On top of that, last week the Labor Department’s Job Openings and Labor Turnover Survey (JOLTS) reported an increase to 10.7 million open jobs in September, from a revised 10.3 million a month earlier. The median estimate was 9.8 million. This means right now there are more job openings than unemployed people.

Weekly initial jobless claims, a forward-looking indicator, also remain at or near historic low levels. Any way you slice and dice these numbers, the job market remains strong. This one part of the mandate that the Fed is looking at doesn’t seem to show an immediate need to slow the tightening.

Conversely, the inflation front has been stubbornly persistent, as everyone is watching closely for any sign of a peak that could begin to tame the Fed. On Thursday, October’s CPI report seemed to offer a first glimmer of hope, as the widely watched index rose less than expected last month — and the report showed the lowest annual increase for consumer prices since January.

But we may not be out of the woods yet. While October CPI came in at a cooler-than-expected 7.7%, year over year, it is still nowhere near the Federal Reserve’s target rate of 2%. Looking at other recent inflation data, the Employment Cost Index, the broadest measure of labor costs, was up 5.0% in the third quarter, year over year.

Meanwhile, the core personal consumption expenditures price index, the Fed’s preferred inflation gauge, climbed at a 5.1% annual pace in September. This climb from August’s 4.9% annual pace marks the second straight month of increases in the annual pace for the core PCE index and brings it back to its highest rate since March.

At the same time, West Texas Intermediate crude oil continues to hover around the $90 level. I believe the market may be signaling something here, and we need to keep an eye on it. Does it have to do with China reopening plans? Of course, nobody knows. There has been much speculation on when China will reopen and, until it does, it all remains speculative. But if and when that happens, inflation only goes higher.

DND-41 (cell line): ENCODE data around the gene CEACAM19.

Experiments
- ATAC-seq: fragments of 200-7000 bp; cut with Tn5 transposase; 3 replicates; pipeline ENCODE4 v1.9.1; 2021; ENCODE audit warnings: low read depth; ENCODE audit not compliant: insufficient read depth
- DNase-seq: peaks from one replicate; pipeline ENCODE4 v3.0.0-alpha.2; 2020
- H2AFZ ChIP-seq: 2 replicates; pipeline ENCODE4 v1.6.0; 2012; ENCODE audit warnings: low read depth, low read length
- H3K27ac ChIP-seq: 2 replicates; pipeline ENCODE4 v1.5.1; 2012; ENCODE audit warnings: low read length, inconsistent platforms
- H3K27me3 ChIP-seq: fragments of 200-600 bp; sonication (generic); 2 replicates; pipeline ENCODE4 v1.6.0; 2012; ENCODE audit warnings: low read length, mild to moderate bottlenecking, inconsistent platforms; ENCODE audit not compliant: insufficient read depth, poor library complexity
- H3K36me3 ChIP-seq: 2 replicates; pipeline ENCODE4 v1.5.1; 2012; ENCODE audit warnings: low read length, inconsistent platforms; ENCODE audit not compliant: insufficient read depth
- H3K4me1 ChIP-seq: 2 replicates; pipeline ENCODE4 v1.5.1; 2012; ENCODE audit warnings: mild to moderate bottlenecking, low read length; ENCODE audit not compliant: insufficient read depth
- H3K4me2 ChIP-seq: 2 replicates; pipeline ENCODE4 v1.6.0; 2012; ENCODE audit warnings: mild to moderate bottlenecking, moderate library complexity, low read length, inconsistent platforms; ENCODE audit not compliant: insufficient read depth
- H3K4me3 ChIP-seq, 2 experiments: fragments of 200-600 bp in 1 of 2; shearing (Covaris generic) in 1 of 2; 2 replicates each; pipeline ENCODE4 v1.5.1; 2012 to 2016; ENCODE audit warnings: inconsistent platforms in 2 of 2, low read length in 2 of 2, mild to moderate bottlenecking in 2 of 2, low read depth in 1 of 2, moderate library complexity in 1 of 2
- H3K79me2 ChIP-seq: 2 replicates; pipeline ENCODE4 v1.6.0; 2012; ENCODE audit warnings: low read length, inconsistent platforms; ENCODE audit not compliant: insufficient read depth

How I’m Investing Right Now

Will there be a recession in 2023? We don’t have a crystal ball, but we expect to hear this conversation over and over again. It is important to keep a close eye on what is happening below the surface and not to respond to every big swing that follows a new inflation reading.

There are parts of the market that have been doing better than the headlines suggest — and that is where I continue to focus right now. The real story is the underlying rotation, as we have seen a massive rotation in the market to value from growth. And the cuts to growth, of course, have been most pronounced in the technology sector, and these stocks are still vulnerable to a potential “higher rates for longer” new normal ahead.

In this environment, I remain more bullish on value versus growth and on cyclical versus defensive. I am heading into the end of the year overweight on energy, financials, industrials and materials, while underweight on technology and communications services.

Stephanie Link is chief investment strategist and portfolio manager at the national wealth management firm Hightower Advisors LLC. She leads the firm’s Investment Solutions Group. Follow Stephanie on LinkedIn and Twitter @Stephanie_Link. Read her regular market insights here.

Securities offered through Hightower Securities LLC, member FINRA/SIPC. Hightower Advisors LLC is an SEC-registered investment advisor.


© 2024 ALM Global, LLC, All Rights Reserved. Request academic re-use from All other uses, submit a request to [email protected]. For more information visit Asset & Logo Licensing.